Crown’s casino must not open while criminal risk remains


The NSW gaming authority’s decision to block the opening of the new Crown casino at Barangaroo – albeit temporarily, for now – might be a blow to the CBD’s hopes for a quick revival after COVID-19 but it was also inevitable.

The evidence presented to an inquiry chaired by Patricia Bergin, SC, has been nothing short of gobsmacking.

Many had hoped the city might use the gala event of a casino opening to help get its mojo back. The pandemic has turned the city precinct from a night time hotspot into a ghost town. New Year’s Eve celebrations will be muted, with limited numbers and admission by permit only.

Yet the Independent Liquor and Gaming Authority (ILGA), which is considering whether Crown is fit to hold a casino licence, had no choice but to temporarily suspend the opening in light of the evidence of the past few months and, especially, the past week.


The inquiry was convened to investigate the sale of a stake in crown to a Macau-based business with links to Stanley Ho, an alleged underworld figure, as well as allegations raised by the Herald that Crown was turning a blind eye to signs that organised crime was using its casinos in Melbourne and Perth to launder money.

While Crown and its controlling shareholder billionaire James Packer denied the Herald’s reports at the time and since, painstakingly assembled evidence has revealed Crown’s failure to implement basic anti-money laundering protocols, as well as its use of so-called “junket operators”, who brought rich Chinese gamblers to its tables in Australia.

In final submissions this week, Crown has pleaded to be allowed to keep its licence despite these problems and open as planned.

Yet clear evidence has emerged that Crown, which has had little or no changes to its board makeup or management since the allegations were first raised, has failed to co-operate fully with the inquiry. ILGA chairman Philip Crawford said Crown was not “picking up the vibe”.

What especially frustrated Ms Bergin and the ILGA was that after months of stonewalling, Crown changed its tune at the 11th hour and tendered new statements at 11pm on Tuesday night, days before the inquiry’s public hearings concluded. In them, it admitted that it was likely two Crown accounts had been used by criminals to launder proceeds of crime. Crown said the accounts were used for “cuckoo smurfing”, criminal jargon for a form of money laundering.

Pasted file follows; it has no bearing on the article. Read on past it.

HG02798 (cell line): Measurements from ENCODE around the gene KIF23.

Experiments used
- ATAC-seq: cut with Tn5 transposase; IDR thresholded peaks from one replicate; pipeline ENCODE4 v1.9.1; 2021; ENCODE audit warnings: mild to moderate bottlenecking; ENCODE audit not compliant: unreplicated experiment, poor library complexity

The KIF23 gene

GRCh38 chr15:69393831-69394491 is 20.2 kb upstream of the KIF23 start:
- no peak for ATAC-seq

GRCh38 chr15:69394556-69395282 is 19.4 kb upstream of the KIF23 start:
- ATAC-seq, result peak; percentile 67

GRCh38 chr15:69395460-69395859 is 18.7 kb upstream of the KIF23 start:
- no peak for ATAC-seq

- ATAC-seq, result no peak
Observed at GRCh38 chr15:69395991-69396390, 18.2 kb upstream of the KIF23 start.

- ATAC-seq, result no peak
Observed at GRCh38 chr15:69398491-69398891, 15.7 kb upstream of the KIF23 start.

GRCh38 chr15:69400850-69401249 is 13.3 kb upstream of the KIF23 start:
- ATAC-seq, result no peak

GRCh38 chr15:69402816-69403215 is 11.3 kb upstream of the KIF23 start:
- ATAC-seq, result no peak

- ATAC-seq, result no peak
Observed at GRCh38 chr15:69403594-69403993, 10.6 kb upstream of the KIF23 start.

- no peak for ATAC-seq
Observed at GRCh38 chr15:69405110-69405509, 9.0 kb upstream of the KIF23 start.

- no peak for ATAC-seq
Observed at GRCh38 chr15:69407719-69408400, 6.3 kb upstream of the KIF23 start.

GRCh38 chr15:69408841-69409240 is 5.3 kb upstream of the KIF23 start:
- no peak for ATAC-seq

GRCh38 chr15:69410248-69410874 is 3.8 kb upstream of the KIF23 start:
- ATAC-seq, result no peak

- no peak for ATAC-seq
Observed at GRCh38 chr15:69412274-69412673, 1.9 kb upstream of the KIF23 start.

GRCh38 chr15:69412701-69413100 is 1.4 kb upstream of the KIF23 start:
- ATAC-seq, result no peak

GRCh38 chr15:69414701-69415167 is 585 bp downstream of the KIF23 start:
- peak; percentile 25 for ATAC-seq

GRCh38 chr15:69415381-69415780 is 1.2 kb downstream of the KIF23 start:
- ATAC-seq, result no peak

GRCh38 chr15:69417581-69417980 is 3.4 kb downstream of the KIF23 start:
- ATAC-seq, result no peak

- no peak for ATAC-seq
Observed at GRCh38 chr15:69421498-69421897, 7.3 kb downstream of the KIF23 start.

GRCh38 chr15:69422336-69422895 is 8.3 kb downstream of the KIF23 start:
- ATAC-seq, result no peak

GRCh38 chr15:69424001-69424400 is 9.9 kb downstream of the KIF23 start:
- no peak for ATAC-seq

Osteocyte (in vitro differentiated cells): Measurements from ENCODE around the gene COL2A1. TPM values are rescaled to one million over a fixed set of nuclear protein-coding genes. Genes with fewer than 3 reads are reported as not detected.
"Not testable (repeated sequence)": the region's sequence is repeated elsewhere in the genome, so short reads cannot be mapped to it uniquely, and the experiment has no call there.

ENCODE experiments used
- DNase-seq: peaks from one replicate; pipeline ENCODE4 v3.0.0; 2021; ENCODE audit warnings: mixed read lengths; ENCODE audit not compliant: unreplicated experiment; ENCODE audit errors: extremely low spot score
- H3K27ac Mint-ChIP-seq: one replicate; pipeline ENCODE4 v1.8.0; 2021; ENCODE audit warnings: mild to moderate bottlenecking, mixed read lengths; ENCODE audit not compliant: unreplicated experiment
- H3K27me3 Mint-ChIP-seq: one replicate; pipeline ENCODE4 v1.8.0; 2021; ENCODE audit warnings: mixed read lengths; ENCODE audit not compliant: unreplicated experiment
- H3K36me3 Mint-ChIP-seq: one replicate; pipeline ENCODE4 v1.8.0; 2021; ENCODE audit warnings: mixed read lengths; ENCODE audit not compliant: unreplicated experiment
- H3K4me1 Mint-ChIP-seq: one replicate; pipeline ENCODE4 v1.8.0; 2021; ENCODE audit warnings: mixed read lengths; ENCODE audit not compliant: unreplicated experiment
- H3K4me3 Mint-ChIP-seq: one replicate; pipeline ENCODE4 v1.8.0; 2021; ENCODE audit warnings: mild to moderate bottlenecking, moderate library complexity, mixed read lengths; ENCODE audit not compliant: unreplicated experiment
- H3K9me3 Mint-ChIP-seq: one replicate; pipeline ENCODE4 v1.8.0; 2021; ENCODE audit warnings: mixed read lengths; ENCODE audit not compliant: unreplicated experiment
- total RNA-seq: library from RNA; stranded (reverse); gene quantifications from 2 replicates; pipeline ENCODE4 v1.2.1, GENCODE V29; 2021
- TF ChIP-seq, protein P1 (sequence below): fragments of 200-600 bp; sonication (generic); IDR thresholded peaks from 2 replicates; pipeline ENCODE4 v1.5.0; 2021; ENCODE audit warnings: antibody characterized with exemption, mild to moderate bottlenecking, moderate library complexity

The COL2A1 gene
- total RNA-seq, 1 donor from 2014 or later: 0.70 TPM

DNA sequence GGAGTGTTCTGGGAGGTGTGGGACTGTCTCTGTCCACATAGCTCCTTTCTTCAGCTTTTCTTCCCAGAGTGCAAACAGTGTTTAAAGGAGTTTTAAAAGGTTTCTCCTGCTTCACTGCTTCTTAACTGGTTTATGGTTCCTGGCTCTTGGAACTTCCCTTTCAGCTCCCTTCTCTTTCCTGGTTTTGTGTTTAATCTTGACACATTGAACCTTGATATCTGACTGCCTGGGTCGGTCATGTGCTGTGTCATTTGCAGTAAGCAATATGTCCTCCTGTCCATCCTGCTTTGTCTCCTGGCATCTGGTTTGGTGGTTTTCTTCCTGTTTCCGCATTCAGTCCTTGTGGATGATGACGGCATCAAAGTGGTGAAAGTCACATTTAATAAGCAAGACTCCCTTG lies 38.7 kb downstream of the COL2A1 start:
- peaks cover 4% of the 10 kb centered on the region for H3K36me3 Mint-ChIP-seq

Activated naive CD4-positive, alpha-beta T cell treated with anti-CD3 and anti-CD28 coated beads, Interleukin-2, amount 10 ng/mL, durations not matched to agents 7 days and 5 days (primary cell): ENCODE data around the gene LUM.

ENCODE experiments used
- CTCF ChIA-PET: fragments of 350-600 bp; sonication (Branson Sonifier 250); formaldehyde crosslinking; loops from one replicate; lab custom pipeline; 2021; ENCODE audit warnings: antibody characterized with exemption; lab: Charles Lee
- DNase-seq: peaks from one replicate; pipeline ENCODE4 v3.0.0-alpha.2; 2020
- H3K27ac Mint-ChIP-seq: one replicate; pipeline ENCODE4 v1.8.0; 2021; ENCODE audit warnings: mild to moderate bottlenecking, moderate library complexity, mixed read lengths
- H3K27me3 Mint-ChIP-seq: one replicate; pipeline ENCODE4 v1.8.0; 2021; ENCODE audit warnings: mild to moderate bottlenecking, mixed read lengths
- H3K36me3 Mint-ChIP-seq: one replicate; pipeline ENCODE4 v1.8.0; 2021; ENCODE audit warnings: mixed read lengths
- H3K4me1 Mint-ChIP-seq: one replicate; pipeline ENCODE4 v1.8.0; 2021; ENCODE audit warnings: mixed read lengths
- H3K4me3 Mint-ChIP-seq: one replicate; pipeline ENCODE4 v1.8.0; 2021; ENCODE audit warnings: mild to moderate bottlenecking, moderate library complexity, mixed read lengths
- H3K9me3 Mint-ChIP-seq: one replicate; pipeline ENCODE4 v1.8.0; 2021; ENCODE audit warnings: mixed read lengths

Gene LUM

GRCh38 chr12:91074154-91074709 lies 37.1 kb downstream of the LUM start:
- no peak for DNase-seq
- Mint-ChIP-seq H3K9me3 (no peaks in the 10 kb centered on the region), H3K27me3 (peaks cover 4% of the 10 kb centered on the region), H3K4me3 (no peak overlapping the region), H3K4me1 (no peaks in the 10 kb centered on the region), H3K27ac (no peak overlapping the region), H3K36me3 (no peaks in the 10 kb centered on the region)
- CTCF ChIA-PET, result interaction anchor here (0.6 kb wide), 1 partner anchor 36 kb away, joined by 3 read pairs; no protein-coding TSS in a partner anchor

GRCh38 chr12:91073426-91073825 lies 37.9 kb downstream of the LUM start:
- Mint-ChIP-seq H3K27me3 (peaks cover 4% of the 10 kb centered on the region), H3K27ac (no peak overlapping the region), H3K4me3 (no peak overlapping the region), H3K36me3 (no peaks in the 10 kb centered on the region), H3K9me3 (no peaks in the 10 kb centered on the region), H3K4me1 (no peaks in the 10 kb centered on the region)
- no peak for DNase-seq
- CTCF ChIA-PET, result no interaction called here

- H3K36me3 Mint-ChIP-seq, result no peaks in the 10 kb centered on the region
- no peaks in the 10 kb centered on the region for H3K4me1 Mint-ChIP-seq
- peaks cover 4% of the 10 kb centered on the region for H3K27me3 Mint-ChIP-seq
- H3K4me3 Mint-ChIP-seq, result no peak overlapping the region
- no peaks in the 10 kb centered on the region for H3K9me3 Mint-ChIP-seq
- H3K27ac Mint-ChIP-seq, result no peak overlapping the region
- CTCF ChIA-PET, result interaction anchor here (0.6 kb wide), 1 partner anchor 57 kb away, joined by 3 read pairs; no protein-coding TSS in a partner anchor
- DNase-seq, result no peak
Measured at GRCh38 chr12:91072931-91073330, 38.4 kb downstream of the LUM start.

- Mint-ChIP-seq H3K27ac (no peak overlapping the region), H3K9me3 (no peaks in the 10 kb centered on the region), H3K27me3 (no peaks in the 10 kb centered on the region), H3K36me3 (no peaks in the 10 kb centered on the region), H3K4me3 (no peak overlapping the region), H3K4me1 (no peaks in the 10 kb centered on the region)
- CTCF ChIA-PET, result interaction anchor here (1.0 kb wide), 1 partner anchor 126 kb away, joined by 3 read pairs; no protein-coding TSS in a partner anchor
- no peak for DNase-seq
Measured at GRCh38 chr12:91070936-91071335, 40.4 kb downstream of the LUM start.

The inquiry has heard that ANZ bank closed the accounts in 2014 after they were used for a series of cash deposits indicative of money laundering. But Crown did not review the suspicious transactions, instead just opened new accounts with the Commonwealth Bank.

The admission raises questions about Crown’s claim that it has learnt from the past and tightened its compliance with anti-money laundering laws.

The inquiry was announced a year ago but Crown says it did not conduct its own investigation into the use of the accounts, saying it was given legal advice not to investigate itself. Ms Bergin rightly questioned what basis there could be for such advice.

Crown failure’s to examine its own operations has wasted a lot of time and taxpayer money at the inquiry. More importantly, the Crown board cannot credibly claim to have fixed the problems in its internal processes if it has not conducted a serious investigation of what went wrong. It cannot hide behind legal advice.

Until Crown conducts such a post mortem, the ILGA should not allow it to operate in NSW.

Allowing Crown to trade before the final report comes out in February could leave the door open to money laundering for drugs, child sexual exploitation, people trafficking and even terrorism.

It is extraordinary that authorities in Victoria and WA, where the problems occurred, have been slow to act. The Victorian Liquor and Gaming Authority has threatened to fine Crown for working with inappropriate junkets. But the VCGLR is otherwise playing catchup and this week demanded Crown hand over the new evidence of likely money laundering which happened under the regulator’s watch. There is no sign of a broader reassessment of Crown’s right to operate its Melbourne casino, where most of the malfeasance that has so concerned the NSW authority occurred.

Crown is now expected to open the non-casino parts of its Barangaroo site next month, which will certainly be a blow to its finances and to the nightlife of Sydney.

But this is an industry which attracts organised crime all over the world. Crown has failed to prove it has the systems in place to manage that risk.

The Herald editor Lisa Davies writes a weekly newsletter exclusively for subscribers. To have it delivered to your inbox, please sign up here.

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